Of all the manifold exercises that bedevil the athlete on his way to glory, the Deep Knee Bend and its wicked descendant, the Duck Waddle, are the most unloved. The Deep Knee Bend is a hand-me-down from basic fitness formulae and is self-defining. The Duck Waddle, a favorite for torturing football players, is executed from a fixed squatting position and is so called for its resemblance to the walk of a duck that has just been hit behind the ear. The Army improved the Duck Waddle with a conjunctional horror of its own known as the Squat Jump, or Death Bounce, which is an alternating knee bend performed in spastic jerks and calculated to leave the legs with just enough juice to move the body to a couch.
The best possible thing one can now say for these three exercises is that they are rapidly going out of business. They have lost face. Studies show them to be of little conditioning value. Worse, they are adjudged harmful by many informed persons—an opinion welcomed by athletes, who have always thought them nasty. The incidence of knee injury in ratio to deep knee exercises has, when pointed out, genuinely alarmed the nation's football coaches. Many now claim to have struck these exercises from their regimens long ago.
The unacknowledged leader of the abolitionist movement and the provider of most of the damning statistics is an associate professor at the University of Texas who has studied the knee for 20 years. Professor Karl K. Klein, in fact, is on such familiar terms with it that he speaks of cartilage and ligament as if they were sons and daughters, and even keeps a piece of the gristly, milk-white cartilage from his own knee in ajar of alcohol on his desk. His charts and statistics are voluminous. He has lectured and written unceasingly on the knee. He has invented a calibrated instrument to measure its pitch and yaw, and apparatus to strengthen it. His friends say it would not-surprise them if he some day ossified into a kneecap himself. When Texas football players limp off the field, people have been heard to cry: "There goes another statistic for Klein!"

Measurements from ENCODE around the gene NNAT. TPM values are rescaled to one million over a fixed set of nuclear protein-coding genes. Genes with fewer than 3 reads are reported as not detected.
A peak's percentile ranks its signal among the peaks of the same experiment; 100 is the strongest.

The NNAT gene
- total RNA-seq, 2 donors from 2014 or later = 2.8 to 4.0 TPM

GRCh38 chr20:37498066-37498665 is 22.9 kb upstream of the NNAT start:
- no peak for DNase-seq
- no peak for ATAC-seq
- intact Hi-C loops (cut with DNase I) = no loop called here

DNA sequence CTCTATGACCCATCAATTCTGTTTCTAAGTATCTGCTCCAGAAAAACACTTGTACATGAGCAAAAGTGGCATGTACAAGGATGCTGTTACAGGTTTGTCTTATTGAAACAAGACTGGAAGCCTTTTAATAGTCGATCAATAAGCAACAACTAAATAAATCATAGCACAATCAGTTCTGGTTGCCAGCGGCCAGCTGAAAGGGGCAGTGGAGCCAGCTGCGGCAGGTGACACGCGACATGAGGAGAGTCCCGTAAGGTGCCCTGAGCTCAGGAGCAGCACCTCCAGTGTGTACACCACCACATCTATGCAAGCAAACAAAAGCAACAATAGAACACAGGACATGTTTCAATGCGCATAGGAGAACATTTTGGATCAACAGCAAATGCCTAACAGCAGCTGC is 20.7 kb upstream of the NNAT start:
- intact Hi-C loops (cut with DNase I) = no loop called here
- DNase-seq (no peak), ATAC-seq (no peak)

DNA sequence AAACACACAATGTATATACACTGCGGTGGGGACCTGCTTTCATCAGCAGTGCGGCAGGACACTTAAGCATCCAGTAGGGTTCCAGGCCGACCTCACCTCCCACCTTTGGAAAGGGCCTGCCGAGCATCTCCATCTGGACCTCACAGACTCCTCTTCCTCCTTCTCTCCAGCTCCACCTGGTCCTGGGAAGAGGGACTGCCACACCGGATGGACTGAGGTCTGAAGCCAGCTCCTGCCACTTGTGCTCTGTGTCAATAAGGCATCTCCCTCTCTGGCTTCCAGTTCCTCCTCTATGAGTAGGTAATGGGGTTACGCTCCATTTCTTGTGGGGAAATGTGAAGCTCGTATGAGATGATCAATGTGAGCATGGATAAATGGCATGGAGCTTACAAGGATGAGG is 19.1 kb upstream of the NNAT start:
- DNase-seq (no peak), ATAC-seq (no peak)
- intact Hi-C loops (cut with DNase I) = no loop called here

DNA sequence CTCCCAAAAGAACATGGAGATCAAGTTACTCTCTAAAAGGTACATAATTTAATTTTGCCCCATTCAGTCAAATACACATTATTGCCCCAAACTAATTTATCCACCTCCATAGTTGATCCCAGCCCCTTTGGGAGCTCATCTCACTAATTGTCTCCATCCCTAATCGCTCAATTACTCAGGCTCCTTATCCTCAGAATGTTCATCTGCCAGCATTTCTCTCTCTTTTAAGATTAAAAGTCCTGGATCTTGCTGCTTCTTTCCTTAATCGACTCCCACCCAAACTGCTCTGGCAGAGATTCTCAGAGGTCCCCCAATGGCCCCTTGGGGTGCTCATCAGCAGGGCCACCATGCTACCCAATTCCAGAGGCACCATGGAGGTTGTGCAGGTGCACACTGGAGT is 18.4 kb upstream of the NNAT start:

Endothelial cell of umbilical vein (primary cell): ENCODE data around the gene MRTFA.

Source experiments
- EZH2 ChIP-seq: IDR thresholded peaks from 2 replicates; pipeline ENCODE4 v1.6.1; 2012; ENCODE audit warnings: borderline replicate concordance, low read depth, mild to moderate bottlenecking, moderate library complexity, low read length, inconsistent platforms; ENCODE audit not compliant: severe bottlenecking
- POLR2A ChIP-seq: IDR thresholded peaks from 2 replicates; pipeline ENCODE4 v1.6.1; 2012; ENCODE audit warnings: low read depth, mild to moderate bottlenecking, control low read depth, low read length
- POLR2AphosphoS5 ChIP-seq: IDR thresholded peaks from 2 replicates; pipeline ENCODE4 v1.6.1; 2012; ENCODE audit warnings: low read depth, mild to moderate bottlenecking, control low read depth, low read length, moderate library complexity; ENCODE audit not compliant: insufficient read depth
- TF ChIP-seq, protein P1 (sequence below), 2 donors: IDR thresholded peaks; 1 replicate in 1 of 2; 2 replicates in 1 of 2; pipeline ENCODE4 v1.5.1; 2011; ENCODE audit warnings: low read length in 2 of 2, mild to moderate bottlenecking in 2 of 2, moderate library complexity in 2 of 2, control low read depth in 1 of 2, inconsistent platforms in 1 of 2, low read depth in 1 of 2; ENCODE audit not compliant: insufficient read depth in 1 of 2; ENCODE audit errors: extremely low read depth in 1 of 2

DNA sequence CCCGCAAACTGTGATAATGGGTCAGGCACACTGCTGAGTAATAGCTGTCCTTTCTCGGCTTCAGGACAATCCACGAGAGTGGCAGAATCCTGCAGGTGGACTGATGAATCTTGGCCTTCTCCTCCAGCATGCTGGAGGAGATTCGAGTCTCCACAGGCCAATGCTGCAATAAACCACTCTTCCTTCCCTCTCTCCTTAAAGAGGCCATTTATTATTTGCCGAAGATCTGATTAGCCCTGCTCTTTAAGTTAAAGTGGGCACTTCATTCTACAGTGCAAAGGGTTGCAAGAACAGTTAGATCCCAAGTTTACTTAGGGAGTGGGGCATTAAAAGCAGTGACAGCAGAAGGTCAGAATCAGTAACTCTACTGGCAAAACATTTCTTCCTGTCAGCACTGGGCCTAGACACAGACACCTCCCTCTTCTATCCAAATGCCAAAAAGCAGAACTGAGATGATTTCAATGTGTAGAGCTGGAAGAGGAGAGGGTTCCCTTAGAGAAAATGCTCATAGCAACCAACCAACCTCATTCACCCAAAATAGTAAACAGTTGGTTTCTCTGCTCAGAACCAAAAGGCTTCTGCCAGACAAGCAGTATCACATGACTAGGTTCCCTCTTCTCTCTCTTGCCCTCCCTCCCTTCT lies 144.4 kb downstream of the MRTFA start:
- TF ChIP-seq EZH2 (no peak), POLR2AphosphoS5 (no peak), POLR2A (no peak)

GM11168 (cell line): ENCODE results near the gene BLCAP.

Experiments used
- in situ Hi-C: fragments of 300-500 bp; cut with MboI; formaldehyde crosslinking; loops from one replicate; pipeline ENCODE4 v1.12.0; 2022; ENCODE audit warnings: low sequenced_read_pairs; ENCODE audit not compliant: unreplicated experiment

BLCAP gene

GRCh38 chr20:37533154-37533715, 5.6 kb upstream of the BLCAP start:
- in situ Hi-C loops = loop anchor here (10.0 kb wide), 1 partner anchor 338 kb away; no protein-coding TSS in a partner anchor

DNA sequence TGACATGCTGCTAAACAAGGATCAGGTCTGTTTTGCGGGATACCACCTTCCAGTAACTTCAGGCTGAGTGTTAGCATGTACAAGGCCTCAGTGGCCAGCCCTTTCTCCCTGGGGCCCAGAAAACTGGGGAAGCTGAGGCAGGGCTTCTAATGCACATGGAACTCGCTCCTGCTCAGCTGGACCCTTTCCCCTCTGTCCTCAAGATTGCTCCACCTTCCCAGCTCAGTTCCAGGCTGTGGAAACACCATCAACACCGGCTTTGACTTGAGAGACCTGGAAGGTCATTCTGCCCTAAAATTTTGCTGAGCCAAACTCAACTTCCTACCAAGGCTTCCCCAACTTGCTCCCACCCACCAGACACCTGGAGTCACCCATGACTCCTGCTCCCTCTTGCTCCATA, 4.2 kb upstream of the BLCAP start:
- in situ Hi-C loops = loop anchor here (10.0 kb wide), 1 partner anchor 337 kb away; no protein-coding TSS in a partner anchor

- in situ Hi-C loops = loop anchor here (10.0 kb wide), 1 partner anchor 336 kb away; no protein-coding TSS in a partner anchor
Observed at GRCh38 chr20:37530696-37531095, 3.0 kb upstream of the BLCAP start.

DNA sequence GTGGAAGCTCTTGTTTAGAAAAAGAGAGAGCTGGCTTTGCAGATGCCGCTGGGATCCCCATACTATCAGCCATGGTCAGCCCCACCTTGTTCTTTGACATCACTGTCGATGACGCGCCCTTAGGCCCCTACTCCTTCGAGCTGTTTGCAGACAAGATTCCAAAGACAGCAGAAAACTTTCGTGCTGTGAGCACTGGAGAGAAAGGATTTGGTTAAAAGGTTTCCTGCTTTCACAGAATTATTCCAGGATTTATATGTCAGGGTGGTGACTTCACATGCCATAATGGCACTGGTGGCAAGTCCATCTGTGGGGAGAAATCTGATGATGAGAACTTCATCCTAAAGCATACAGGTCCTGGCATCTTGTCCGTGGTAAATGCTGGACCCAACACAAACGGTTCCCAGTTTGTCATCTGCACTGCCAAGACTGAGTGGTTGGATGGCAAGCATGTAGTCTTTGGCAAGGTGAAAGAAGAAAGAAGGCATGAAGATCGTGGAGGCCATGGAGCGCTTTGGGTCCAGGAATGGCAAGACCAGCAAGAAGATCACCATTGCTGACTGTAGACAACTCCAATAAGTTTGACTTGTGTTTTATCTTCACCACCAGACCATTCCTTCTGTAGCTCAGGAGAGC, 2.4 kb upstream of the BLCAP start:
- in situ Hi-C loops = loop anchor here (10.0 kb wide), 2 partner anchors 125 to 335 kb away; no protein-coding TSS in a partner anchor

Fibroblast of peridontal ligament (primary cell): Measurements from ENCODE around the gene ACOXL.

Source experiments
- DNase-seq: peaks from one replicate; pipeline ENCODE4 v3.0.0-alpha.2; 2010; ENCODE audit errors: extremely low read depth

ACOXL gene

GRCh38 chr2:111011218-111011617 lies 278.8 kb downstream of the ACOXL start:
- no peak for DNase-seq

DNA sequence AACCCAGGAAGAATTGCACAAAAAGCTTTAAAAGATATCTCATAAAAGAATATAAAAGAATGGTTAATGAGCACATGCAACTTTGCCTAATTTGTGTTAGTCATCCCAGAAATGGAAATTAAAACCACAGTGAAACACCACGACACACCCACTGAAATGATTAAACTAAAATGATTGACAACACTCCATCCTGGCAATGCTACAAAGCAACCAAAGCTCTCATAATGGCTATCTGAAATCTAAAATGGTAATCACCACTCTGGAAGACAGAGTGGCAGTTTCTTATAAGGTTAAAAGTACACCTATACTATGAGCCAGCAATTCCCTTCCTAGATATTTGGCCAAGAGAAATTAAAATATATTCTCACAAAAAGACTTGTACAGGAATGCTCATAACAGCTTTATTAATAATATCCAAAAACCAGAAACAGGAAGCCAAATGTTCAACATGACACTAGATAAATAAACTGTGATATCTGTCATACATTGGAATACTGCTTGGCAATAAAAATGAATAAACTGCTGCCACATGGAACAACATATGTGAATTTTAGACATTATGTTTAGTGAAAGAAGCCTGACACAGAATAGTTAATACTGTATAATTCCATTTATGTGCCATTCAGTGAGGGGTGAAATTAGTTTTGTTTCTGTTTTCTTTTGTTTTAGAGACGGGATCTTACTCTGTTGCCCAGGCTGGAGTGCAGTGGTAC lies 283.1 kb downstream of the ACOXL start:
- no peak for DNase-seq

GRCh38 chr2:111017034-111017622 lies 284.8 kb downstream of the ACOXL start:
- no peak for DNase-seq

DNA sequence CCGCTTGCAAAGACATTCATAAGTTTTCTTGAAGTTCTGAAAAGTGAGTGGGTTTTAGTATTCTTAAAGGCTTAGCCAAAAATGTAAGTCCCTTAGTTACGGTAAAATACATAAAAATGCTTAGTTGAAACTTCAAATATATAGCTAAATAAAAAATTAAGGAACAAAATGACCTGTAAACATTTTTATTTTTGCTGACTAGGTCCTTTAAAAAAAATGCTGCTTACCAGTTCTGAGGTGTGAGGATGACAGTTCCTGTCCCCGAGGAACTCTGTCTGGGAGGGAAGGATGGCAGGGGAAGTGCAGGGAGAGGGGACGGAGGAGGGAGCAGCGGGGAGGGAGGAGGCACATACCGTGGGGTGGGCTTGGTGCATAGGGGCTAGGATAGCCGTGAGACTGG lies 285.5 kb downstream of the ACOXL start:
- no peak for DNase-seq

It was, thus, a delight to Klein in July of 1961 when the Army ordered an end to two decades of squat jumping, though his joy was short-lived—the brass promptly substituted a Deep Knee Bend, with rifle. This, in Klein's view, was reverting from fire to pan—"anything below a half knee bend," he says glumly, "is useless and ruinous." A finer endorsement of Klein's position, without strings, came in the August issue of the Journal of the American Medical Association. The AMA "generally disapproved" of deep knee exercises, and spoke darkly of their "potential for severe injury (medial cartilage deterioration) to the internal and supporting structures of the knee joint." And in New York last week the superintendent of schools passed the word to gym teachers: no more exercise involving the deep knee bend.